Tuesday, July 2, 2013

“Why Go Backwards?”

That is a quote from a national electronics chain store manager I received a couple days ago.  I wonder if I made the right decision.  I wonder…

TS Andrea, while mostly benign with regard to Florida coastal damage, carried an incredible lightning count.  Tampa Bay is renowned for its annual strikes and is unofficially titled as the “Lightning Capital of the U.S.”  Our local hockey team even endears the moniker.  You know where this is headed, right?  Mention of and electronics store…lightning….  Yep, I became a victim of Andrea’s clandestine wickedness, oh, but I blame it on irony.

In short, smarty me decided that it’s best to have a full cell phone charge in case of power loss.  Without additional thought, I plugged it in and went back to work.  The storm’s inner bands made landfall shortly afterward.  Gusty downpours, street flooding, and a few brownouts later, Andrea made her way to the Jacksonville exit.  Sunshine at last!  A couple hours passed and I realized things were uncomfortably cliché’… as in “quiet…a little too quiet.”


What have we become when a replaceable bit of electronics creates a profound sense of loss?  I shudder, albeit slightly, at the thought of such dependency, but nonetheless the creeping mist of depravation settled in with the effect of a winter flu.  Recent pictures, video, contacts, and other files that normally get the backup sync treatment—once I finally reminded myself by internal shouting (“Hey!  You know what happens to others that don’t backup!”)—all lost.  At least missing for a few seconds until my noggin sent a secondary reminder—the logical/sensible response from that part of the brain—informing me that I was actually conscious enough to use external memory chips to store everything.  Oh!  Okay, but the phone’s still dead.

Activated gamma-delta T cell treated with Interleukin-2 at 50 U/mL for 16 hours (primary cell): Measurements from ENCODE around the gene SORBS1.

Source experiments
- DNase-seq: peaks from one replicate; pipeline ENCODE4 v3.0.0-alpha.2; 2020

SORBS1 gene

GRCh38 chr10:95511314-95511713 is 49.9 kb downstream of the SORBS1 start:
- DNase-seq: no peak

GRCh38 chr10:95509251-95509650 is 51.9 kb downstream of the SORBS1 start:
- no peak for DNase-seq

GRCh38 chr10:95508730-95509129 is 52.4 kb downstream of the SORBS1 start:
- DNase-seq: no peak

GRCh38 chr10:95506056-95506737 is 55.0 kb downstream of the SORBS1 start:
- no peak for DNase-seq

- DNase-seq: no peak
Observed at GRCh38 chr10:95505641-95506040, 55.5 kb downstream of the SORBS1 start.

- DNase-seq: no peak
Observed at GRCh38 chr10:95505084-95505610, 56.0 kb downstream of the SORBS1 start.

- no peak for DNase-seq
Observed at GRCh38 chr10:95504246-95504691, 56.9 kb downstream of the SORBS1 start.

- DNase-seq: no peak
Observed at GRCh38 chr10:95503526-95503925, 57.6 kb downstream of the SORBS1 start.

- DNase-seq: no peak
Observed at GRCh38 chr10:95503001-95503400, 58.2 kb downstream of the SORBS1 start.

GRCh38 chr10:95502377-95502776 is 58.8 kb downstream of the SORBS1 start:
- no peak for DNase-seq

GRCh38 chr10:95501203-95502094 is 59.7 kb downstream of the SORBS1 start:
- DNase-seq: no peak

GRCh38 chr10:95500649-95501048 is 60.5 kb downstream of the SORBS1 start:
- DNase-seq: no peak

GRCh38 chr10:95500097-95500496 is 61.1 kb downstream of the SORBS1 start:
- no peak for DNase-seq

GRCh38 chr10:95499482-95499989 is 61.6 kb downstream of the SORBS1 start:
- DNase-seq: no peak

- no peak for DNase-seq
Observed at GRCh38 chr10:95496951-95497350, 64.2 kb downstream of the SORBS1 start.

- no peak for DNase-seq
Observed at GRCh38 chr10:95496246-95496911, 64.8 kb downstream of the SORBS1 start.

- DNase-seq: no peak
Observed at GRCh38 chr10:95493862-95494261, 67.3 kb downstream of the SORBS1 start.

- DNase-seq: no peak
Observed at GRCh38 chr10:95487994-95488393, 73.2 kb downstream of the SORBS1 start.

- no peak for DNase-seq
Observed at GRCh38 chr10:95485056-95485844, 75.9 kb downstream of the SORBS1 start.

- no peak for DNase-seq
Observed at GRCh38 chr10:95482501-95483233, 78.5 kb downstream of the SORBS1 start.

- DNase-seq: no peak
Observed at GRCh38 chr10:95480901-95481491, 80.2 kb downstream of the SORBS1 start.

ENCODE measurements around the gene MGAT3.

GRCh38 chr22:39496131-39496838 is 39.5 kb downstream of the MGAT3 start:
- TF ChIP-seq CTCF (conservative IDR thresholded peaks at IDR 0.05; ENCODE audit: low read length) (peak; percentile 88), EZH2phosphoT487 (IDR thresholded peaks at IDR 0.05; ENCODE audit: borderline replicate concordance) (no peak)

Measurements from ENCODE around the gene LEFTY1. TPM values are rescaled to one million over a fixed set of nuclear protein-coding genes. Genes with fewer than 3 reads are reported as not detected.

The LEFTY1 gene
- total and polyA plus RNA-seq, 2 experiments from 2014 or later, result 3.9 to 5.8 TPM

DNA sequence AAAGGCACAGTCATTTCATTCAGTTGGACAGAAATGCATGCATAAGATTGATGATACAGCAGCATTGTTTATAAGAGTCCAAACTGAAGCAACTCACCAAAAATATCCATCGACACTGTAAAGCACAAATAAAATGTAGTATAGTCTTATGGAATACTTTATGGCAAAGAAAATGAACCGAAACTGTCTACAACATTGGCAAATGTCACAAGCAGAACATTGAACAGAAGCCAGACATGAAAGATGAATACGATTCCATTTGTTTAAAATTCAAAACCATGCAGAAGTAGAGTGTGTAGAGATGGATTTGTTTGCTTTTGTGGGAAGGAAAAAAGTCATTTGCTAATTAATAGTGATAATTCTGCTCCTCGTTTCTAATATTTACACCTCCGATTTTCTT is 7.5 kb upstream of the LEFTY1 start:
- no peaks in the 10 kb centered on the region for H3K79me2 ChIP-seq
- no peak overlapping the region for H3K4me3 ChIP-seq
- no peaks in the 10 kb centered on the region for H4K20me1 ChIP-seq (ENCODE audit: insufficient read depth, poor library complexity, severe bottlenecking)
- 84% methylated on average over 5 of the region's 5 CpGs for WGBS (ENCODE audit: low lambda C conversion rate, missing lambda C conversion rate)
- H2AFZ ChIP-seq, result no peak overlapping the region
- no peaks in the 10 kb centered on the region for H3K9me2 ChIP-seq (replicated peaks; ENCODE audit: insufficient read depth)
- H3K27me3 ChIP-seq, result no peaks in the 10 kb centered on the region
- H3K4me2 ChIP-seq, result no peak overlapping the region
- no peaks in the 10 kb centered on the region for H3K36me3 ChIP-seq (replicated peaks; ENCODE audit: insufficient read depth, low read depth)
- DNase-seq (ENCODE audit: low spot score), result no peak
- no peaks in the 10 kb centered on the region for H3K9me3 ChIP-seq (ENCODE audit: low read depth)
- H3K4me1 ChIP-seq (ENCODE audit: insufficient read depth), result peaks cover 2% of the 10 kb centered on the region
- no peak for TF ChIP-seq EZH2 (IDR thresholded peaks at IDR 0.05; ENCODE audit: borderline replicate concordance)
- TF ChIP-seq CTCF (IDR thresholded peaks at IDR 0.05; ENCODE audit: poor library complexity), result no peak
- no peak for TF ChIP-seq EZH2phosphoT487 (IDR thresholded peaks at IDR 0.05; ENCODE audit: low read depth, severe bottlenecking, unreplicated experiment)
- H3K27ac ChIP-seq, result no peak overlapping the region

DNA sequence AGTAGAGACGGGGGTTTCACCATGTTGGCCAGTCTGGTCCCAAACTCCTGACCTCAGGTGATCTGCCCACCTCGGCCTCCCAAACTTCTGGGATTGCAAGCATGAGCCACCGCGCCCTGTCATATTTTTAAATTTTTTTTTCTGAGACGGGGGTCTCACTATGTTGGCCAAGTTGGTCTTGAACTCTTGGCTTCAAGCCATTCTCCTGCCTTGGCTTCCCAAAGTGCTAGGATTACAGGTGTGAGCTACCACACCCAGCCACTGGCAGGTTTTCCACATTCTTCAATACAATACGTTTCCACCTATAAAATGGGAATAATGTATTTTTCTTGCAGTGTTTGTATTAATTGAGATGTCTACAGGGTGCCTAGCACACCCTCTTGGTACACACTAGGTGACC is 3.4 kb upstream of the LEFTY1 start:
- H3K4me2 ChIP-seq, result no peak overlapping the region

Disassembling and inspecting for obvious electrical torture, recharging (again, even though it never responded to the plug), internal vacuum, battery change, attempted reset hacking, even a series of CPR (Cell Phone Resu..oh, never mind; I gave it a vigorous pounding in case something was shorted).  Flatline.  Only one recourse remained:  Off to the dealer (gulp).  So I went with the foreknowledge that unless the salesman somehow knew a common hack for such a problem, the specter of a costly replacement lay in waiting.  Additional insult to injury, our contract was only one month from completion.  Of course, this blog wouldn’t exist if he fixed it, right?

The Real Problem

 I experienced this epiphany before with cable TV.  Contract and equipment re-ups are usually the impetus for a complete reassessment.  What do we really need?  And so, without any cognizant consideration, I go reminiscing the technically-spartan ‘80s, lamenting all these newfangled subscription costs in the tone of Jeff Dunham’s Walter to a Radio Shack manager who’s an obvious twenty-something hipster.  Yes, Red Foreman’s trademark “dumbass” echoed in somewhere in my cranial recesses, probably from the same part that previously reminded me that MicroSD cards were no dream.  That didn’t stop me.